Research Shows Effect of Compost on Weed, Seed Germination


July 24, 2015 - Can compost supply crops with nutrients and fight weeds?

Weeds are one of the top challenges for organic crop producers. Researcher Dr. Gladis Zinati set out in her OFRF project to look for a new practical solution for organic weed management: compost extracts. Zinati just completed her project at the Rodale Institute in Kutztown, PA looking at whether compost extracts could reduce weed seed germination.

The study found that different types of compost vary in their ability to suppress weeds, and also in the undesirable effect of suppressing crop seed germination. “The funding I received from OFRF was integral to test the concept of compost extract as a tool for weed suppression,” Zinati said.

Compost is organic material that can be used as a soil amendment, and it provides the nutrients and minerals needed for plants to grow. Compost is made by combining different ratios of plant material, manure, and bulking agents such as wood chips. A compost extract is liquid version of compost, rich with plant nutrients and microorganisms.

The study at the Rodale Institute looked at one potential benefit of compost extract – its ability to snuff out weeds before they sprout.


The study looked at two different types of compost, one with a high ratio of green material (leaf mulch) to brown material (woodchips and straw) and one with a high ratio of brown material to green material. The researchers looked at how these two types of compost extracts affected weeds (pigweed, giant foxtail, and lambsquarter) as well as crops seeds (bell pepper, tomato, cucumber, and basil). To test the impacts on the seeds, the seeds were placed in petri dishes and treated with varying dilutions of the two compost extracts. The compost treated seeds were compared with seeds treated with deionized water as a control to see if the compost had an impact on germination rate.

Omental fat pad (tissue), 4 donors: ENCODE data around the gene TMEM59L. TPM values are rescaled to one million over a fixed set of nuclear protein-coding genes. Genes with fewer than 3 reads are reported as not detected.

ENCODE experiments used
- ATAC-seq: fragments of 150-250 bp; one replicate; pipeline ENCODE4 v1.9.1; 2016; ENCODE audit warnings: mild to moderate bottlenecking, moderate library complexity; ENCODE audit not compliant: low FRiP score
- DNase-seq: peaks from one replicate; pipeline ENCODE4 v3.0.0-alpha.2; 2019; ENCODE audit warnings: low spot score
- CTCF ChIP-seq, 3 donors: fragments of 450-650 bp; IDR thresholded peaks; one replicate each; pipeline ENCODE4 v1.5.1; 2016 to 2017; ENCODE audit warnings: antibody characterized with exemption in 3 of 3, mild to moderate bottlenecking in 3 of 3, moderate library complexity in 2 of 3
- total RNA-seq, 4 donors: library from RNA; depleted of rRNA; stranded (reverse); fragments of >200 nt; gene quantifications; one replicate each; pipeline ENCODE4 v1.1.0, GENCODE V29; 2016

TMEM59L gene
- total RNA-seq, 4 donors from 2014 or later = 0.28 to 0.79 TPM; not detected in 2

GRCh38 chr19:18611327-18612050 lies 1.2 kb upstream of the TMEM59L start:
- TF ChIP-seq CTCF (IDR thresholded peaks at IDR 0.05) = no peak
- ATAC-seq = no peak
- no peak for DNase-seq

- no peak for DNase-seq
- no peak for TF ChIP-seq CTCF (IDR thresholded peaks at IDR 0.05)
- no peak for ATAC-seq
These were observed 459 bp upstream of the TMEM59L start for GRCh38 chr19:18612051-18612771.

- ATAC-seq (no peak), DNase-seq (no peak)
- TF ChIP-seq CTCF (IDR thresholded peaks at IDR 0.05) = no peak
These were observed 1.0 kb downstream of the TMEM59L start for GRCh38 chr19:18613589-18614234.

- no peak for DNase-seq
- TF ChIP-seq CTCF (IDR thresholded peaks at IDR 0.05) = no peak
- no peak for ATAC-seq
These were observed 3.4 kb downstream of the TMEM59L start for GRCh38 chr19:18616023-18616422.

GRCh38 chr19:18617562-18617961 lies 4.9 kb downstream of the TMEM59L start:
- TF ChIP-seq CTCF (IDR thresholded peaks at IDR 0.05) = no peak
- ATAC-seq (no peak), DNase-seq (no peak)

Impacts on weeds and crops

The only weed affected by the compost extract was lambsquarter. The compost with the high brown to green material ratio at a dilution rate of one part compost extract to four parts water was able to reduce lamsquarter seed germination by 32% without impacting the crop seeds.

The compost extracts had the undesirable impact of reducing pepper and cucumber seed germination, but they had no impact on tomato or basil seeds. This suggests that farmers must be careful about the type of compost extract used to make sure it will not hamper the crop seed germination.

Next steps

Results from Zinati’s research project were shared with growers at the 2015 MOSES conference, and farmers were excited to hear about the potential of compost to fight weeds. This research offers promising indications that certain biological and chemical properties of compost have the potential to suppress seed germination. The next step will be harnessing that potential and assessing the impact of both compost and herb extracts on germination. Understanding the exact compost formulas that will have a desired impact on weeds is a future step for the researchers who plan to look at which phytochemicals suppress or enhance seed germination.

For more information on compost and how to make extracts, visit the Rodale Institute compost extract page

Click here to read Dr. Zinati’s final research report, posted on OFRF’s website.

By Joanna Ory - OFRF